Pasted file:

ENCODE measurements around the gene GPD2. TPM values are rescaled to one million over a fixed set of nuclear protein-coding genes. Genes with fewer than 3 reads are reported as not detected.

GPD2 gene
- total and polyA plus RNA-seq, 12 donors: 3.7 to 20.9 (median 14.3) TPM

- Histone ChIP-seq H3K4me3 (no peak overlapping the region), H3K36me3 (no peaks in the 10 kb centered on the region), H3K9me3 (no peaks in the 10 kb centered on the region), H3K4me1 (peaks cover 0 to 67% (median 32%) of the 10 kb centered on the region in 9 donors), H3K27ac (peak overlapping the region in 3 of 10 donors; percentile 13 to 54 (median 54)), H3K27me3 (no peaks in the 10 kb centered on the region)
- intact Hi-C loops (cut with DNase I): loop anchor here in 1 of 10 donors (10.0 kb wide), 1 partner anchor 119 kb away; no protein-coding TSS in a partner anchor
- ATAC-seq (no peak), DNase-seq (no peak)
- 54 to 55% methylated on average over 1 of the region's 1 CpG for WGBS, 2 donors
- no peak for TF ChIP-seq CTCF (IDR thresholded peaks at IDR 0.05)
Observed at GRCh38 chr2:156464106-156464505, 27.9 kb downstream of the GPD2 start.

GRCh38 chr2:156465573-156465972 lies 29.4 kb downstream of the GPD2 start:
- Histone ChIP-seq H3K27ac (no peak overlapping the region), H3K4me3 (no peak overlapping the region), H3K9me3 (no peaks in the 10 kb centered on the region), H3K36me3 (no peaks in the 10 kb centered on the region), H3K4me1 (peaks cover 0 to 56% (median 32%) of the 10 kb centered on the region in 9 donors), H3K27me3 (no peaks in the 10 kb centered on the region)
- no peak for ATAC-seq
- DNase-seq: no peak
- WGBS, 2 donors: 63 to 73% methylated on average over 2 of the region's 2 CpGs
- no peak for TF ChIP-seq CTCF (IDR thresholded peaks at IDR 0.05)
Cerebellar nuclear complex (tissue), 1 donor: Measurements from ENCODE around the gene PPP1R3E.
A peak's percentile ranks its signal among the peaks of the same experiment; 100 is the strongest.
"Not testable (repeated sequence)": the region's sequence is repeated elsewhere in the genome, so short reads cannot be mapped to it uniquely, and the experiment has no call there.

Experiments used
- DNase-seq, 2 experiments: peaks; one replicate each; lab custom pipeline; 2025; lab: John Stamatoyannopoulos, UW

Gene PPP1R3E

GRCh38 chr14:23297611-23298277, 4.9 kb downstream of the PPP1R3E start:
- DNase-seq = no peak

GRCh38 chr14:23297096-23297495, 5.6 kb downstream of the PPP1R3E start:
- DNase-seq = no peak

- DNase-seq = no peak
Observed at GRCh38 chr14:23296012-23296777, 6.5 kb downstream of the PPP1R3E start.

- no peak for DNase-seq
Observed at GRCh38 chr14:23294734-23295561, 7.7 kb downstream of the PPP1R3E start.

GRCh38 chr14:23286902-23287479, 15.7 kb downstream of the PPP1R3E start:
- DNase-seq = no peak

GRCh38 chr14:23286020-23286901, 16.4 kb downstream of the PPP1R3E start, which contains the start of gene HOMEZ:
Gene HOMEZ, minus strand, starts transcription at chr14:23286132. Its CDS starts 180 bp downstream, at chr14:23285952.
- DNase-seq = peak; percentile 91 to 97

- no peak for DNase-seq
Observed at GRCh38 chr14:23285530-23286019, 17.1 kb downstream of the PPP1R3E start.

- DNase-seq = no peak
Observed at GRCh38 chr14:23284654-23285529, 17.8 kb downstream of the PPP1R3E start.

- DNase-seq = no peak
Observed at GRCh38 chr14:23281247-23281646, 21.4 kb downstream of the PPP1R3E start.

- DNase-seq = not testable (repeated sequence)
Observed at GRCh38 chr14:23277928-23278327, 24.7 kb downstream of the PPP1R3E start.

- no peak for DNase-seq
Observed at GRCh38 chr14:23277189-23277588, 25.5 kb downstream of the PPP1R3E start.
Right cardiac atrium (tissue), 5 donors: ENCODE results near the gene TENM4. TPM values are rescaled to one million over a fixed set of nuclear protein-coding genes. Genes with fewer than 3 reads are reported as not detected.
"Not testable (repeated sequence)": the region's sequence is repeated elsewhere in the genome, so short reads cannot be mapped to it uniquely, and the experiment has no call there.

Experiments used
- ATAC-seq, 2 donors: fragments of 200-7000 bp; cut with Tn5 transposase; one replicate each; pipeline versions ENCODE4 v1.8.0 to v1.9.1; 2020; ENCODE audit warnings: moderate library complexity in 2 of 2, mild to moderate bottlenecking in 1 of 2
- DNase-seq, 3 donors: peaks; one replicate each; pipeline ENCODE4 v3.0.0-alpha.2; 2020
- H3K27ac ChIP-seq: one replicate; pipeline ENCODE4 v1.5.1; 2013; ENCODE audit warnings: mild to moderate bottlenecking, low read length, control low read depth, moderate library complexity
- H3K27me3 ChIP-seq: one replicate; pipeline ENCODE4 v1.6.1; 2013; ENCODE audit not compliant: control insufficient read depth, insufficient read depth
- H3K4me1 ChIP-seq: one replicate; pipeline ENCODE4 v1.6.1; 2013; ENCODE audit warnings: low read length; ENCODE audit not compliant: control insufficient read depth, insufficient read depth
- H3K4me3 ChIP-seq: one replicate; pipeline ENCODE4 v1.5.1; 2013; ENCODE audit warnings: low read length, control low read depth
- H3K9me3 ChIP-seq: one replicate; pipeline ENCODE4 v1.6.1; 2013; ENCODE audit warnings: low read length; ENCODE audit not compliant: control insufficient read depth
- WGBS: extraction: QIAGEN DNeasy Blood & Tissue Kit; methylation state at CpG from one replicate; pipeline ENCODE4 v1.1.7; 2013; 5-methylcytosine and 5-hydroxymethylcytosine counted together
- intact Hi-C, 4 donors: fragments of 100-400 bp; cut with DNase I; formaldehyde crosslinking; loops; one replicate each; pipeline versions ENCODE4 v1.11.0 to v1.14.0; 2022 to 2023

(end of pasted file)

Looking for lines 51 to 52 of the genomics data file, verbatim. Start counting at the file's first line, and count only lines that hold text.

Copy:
- H3K27me3 ChIP-seq: one replicate; pipeline ENCODE4 v1.6.1; 2013; ENCODE audit not compliant: control insufficient read depth, insufficient read depth
- H3K4me1 ChIP-seq: one replicate; pipeline ENCODE4 v1.6.1; 2013; ENCODE audit warnings: low read length; ENCODE audit not compliant: control insufficient read depth, insufficient read depth